News revealing Royal London has headhunted a boss from outside to head up its new IFA division - handling life, pensions, offshore and protection business lines - raises significant questions about brand intent going forward.
Further details of the new IFA division are as yet unavailable as it is only just starting up in January. That said, the beauty of a blog is it allows for some interesting speculation - for which I, obviously, alone take full responsibility!.
Think for a moment of activities in the industry earlier this year, specifically around branding changes involving Aegon and Scottish Equitable. Think also of how Standard Life, formerly the chief mutual rival to Royal London, has handled branding issues as it has moved to plc status.
Aegon has famously (or infamously if you are so inclined) turned Scottish Equitable into a sub-brand intended to force a stronger connection between product and service and the parent brand. Bigger is better in this case, as Aegon is clearly positioning its marketing message around corporate clients it says require the feel-good factor, which comes with dealing with a services supplier able to mix it across product lines and borders.
Another angle to this story is research just published by Brand Finance as to the value of brands as intangible assets. While that research does suggest intangible assets are proportionately less of the enterprise value of financial firms than, say, in the pharmaceutical sector, it is still a considerable portion.
It is obviously a different challenge to estimate a market value for a mutual than a plc, but such a barrier in itself is not a reason not to try to estimate the value of a brand, or what may happen to values if different brands are brought together.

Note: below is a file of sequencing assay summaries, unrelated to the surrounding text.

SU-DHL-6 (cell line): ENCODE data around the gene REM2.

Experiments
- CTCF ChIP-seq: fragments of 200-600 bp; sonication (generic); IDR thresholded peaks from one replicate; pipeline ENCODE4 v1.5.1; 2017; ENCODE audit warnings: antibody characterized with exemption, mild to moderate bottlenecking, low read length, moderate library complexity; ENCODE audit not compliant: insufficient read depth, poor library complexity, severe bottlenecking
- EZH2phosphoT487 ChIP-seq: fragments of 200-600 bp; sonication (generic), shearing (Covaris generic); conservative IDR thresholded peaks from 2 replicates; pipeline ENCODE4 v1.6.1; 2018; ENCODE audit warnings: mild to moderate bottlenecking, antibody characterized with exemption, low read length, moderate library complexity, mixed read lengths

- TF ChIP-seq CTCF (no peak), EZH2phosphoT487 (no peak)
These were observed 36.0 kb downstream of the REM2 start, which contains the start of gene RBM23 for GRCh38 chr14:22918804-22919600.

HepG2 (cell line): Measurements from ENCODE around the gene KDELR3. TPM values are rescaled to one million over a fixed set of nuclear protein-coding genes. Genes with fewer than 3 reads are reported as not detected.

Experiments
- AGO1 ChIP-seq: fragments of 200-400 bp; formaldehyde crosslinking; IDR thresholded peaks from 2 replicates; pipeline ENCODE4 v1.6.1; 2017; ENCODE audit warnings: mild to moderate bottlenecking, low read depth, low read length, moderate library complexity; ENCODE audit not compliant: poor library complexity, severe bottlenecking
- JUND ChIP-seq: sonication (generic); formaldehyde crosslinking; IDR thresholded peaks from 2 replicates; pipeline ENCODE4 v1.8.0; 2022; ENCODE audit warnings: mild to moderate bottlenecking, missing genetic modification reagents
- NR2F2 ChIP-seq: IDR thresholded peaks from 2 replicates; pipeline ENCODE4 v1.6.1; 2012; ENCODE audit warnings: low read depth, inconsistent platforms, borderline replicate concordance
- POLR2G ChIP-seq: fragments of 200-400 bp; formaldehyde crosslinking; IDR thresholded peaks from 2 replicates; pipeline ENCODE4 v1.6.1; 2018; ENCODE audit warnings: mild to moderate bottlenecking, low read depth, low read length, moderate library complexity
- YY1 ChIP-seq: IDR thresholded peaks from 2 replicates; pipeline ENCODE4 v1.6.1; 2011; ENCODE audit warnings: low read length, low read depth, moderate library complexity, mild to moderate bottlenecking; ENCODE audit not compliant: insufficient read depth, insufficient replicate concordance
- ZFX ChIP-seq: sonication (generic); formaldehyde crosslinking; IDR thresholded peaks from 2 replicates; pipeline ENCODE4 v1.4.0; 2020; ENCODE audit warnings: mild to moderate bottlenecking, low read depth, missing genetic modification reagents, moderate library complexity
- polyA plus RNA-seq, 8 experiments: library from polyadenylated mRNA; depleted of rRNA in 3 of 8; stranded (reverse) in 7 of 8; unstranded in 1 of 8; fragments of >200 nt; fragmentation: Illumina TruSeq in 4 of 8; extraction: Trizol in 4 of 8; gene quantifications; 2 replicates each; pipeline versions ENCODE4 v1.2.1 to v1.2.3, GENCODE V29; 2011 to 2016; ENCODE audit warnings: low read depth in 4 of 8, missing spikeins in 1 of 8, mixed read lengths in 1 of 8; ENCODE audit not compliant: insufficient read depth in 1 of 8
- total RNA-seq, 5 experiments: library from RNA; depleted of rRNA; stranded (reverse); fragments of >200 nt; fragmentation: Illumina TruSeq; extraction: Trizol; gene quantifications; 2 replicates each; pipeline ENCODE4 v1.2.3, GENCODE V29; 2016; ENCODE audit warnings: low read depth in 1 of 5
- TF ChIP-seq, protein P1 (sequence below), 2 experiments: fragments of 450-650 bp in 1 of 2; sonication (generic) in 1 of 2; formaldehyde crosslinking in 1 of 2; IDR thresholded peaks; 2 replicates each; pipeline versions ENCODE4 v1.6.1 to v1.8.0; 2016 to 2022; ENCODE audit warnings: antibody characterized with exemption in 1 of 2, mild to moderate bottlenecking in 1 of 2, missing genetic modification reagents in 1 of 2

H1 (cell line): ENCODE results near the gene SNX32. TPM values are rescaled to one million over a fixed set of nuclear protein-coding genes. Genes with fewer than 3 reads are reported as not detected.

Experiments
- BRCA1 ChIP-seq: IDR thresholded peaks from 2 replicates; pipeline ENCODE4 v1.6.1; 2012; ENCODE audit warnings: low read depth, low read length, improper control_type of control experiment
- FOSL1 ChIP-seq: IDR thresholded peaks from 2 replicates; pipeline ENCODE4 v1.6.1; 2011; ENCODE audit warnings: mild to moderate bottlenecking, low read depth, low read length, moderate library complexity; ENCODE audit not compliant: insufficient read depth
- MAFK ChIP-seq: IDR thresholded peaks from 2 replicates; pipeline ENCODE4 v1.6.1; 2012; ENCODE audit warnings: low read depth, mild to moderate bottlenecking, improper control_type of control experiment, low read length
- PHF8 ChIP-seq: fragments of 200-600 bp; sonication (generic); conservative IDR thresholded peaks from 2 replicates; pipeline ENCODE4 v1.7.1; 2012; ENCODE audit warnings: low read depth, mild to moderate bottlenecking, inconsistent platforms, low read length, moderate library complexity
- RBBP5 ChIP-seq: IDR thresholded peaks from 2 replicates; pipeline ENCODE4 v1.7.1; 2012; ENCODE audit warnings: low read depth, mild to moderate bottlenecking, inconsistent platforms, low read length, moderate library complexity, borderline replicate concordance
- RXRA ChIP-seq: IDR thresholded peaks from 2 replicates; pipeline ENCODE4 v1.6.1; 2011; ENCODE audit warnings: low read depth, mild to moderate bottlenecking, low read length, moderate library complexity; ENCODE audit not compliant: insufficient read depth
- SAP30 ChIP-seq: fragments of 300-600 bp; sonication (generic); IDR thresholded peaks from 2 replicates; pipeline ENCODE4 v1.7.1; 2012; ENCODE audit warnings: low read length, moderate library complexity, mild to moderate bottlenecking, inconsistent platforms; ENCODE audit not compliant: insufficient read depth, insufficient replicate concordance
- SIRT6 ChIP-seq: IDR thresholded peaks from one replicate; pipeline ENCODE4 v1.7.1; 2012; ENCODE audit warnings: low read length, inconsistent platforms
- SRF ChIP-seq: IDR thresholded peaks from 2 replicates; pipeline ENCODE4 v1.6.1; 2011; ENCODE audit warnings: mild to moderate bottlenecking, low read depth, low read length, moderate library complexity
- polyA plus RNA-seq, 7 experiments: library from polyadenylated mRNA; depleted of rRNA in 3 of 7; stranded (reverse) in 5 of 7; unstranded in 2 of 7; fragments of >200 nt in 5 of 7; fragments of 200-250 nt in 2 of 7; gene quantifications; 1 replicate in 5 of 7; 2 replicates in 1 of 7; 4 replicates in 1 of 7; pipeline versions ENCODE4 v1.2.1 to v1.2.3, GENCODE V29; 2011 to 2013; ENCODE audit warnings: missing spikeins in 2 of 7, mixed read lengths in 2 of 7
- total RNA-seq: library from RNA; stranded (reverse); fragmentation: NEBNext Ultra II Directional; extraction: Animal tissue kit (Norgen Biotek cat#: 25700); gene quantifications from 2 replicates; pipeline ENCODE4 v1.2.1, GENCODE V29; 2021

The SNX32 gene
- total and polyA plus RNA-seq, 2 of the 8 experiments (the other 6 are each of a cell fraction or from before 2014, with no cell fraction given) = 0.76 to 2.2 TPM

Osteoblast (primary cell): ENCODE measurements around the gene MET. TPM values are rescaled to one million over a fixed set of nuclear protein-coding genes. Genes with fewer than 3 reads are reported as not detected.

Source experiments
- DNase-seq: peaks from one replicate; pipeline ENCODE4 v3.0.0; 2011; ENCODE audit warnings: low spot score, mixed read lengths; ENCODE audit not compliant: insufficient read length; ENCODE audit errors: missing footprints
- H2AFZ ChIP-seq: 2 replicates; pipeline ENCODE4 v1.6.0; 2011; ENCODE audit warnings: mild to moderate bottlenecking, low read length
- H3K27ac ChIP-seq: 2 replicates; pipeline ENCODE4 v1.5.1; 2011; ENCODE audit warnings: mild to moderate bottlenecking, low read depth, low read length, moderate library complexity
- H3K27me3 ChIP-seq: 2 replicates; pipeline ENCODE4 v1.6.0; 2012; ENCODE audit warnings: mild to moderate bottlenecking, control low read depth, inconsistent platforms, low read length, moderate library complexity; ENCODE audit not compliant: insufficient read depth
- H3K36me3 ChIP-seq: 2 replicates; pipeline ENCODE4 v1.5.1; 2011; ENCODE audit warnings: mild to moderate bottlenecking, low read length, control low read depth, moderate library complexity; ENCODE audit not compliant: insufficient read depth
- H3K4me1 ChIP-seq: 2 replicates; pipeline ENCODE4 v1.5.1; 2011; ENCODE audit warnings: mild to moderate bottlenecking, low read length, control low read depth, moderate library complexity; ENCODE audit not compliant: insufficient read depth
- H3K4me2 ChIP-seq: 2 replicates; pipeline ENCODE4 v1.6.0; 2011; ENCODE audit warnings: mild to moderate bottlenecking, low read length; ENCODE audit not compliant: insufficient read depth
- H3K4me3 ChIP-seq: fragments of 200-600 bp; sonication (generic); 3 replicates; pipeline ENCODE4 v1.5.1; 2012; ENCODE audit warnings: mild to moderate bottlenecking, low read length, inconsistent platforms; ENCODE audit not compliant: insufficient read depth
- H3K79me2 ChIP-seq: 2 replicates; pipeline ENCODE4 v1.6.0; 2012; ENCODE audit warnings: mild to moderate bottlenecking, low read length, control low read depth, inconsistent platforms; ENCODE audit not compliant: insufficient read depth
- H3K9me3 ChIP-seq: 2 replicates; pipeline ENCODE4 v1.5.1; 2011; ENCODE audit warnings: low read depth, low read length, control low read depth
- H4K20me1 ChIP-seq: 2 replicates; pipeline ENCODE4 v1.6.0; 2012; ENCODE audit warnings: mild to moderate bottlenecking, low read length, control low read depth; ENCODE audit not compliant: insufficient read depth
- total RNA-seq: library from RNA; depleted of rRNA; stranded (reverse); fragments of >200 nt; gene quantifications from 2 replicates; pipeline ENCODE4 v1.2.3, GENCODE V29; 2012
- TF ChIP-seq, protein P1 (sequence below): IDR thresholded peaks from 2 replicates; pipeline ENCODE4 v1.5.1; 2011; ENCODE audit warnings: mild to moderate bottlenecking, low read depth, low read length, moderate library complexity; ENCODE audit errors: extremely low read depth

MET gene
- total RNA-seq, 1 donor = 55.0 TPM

In this case Royal London clearly sees more value being generated out of running previously separate businesses as part of a single entity – greater than the sum of its parts, as it were – but will the change also stretch to ditching brand names to reinforce the new order?
Could Royal London be thinking along the lines of Aegon, or similarly Lloyds TSB – another group which makes use of sub-brands for particular business lines? Or is it thinking along the lines of a HSBC, which firmly stamps the single brand on every line of business?
And, while we are in the speculating mood, should there be any questions raised over just what might happen to the business lines within the new single entity described as an IFA division?
This suggests a focus on distribution rather than manufacturing. Yet for a mutual, which may do both the decisions on whether to favour one or the other are not, perhaps, as clear-cut as for a plc answerable to pesky (institutional) shareholders.
Member values have to factor into decisions on where to nip and tuck in order to improve returns. In these days of the Tripple Bottom Line it may become increasingly difficult to explain to members of a mutual they will benefit by one part of the business taking a harsher line against another.
Finally, while the comments above centre on the Royal London group by way of example, the questions raised are equally valid to a number of organisations, not least because 2007 could mark another turning point for the life and pensions sector.
The government has just managed to upset the apple-cart on long-term savings, again, through the PBR, while the increasingly tight monetary policies being followed here and abroad suggest the bull run on equities markets of the past three years may be coming to a halt.
This would be challenging news indeed to any of the provider firms that have been trying to dig their product ranges out of the hole of with-profits, even as they struggle to come up with ways to spin compulsory savings through the workplace as anything other than just another tax on earnings - as they will no doubt be described once the great British public wakes up to their presence.
If you have any comments you would like to add to this story or would like to speak to its author about a similar subject, telephone Jonathan Boyd on 020 7484 9769 or email [email protected].IFAonline
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